When it comes to deciding which eReader to buy, the biggest consideration is usually going to be whether you want to use a Nook or a Kindle forever. Because sadly, it is difficult at best to change between the two platforms without losing access to every eBook you own. While it is nice to dream of a day with no restrictive DRM, where you can move what you buy to whatever device you want, we have yet to reach that point. Fortunately there are now some options that don’t require learning to tear out the DRM from every one of your eBooks, assuming you don’t mind reading on an LCD.
Naturally, whether you buy a Kindle Fire or a Barnes & Noble Nook Tablet (or Nook Color), there is always the option to root your device to install the competitor’s reading app. That process can be a pain for a few reasons, more so with the Nook in my experience since Amazon didn’t really try to prevent their customers from doing whatever they want with the Fire. Despite the complications, this is a great option for the Nook Tablet. It adds a load of functionality and removes some of the rather silly restrictions on usage that B&N felt the need to include. With the Kindle Fire, however, taking advantage of rooting causes you to lose access to the wonderfully streamlines interface that Amazon came up with in favor of a default Android OS. Maybe that works for some people, but personally I prefer what the device shipped with for once.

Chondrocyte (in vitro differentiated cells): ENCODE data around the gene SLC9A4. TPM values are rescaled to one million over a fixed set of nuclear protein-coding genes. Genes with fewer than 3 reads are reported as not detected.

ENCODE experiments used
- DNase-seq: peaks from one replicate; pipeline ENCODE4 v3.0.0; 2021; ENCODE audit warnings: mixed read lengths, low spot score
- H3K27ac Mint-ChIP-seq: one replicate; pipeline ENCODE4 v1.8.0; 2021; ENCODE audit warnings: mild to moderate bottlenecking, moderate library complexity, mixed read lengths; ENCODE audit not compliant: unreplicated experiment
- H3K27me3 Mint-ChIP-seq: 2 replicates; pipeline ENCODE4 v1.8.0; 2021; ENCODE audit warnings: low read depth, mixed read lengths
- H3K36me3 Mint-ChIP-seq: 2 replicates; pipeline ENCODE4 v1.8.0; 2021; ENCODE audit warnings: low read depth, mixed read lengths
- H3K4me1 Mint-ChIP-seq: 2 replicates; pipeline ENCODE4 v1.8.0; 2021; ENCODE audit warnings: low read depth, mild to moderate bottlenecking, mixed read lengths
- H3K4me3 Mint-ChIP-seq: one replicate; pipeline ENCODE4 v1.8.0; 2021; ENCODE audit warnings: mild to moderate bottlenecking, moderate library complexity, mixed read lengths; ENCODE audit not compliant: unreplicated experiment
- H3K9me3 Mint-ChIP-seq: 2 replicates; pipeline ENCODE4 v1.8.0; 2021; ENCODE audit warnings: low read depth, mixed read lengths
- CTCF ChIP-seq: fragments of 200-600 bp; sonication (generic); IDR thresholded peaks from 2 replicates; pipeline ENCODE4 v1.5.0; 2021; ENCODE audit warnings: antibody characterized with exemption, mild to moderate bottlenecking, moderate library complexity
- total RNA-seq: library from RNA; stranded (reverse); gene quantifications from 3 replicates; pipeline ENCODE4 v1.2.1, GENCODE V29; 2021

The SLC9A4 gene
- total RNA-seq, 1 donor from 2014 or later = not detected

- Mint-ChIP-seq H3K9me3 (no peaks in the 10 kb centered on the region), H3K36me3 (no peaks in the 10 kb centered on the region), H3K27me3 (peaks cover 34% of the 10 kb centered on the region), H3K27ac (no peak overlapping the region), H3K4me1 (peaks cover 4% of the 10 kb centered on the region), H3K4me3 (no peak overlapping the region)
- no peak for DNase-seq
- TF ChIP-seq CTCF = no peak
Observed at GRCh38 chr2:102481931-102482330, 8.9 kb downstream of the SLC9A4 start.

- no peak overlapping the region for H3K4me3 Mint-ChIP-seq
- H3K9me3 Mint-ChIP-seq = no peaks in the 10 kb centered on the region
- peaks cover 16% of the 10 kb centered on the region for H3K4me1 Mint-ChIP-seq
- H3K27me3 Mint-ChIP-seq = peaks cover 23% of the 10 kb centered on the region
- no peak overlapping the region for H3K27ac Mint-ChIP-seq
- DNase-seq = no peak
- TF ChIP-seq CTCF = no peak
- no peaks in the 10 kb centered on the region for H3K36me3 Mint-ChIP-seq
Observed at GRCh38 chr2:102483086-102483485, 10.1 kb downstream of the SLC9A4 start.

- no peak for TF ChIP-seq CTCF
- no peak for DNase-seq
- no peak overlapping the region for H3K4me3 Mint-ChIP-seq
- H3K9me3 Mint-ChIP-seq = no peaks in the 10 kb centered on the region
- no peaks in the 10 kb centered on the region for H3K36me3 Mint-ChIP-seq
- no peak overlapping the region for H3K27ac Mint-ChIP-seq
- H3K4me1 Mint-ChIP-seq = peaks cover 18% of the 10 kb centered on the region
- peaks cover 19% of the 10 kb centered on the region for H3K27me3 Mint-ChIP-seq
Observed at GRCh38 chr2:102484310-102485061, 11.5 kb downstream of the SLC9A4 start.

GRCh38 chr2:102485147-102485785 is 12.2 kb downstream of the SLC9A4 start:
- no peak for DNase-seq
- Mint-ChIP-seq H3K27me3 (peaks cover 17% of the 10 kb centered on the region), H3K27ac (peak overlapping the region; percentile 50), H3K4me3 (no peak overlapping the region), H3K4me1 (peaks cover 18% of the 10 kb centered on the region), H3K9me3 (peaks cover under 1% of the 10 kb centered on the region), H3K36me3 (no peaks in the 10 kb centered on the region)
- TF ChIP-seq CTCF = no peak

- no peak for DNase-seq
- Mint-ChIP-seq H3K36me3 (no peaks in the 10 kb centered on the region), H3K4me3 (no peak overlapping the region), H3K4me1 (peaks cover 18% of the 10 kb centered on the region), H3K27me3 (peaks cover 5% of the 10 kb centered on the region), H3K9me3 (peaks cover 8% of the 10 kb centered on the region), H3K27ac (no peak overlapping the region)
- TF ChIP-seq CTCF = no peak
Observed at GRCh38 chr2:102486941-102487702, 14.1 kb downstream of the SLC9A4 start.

If you’re of the same opinion, hope is not lost. While you cannot access the Android Marketplace through your Kindle Fire, you are still able to download third party apps. Amusingly this includes the Nook App if you know where to look.
As a fan of the original Nook, I jumped at the chance to get easy access to my old purchases again. You can find the app at m.getjar.com, using the Kindle Fire‘s browser. While some have indicated that you need to download the GetJar app to proceed from here, I had no trouble without it. Just search for “Nook”, download the app, and install from the downloads menu (Pull up the list by tapping on the number next to your tablet’s name on the status bar). It will show up under the Apps tab.
The only complication in using the Nook App this way is that it is unable to download all of my books. Since some of them work fine and new purchases come through smoothly, I’m guessing these particular titles are the freebies I picked out early on that have been moved or replaced with better free copies, but it’s been long enough now that I honestly can’t recall. It’s got a couple features that might be preferable to the Kindle’s normal reading app for some people. Small things like a dimmer brightness setting, or a different animated page turn. For the most part they are practically identical.
To me, this increases the usefulness of the Kindle Fire significantly. If nothing else, it is great to finally have all of my eBooks available on the same device at the same time. While I would love to be able to do the same on an E INK reader, this works as the next best thing for now. There’s no real downside and it takes just moments to get this installed. Give it a try.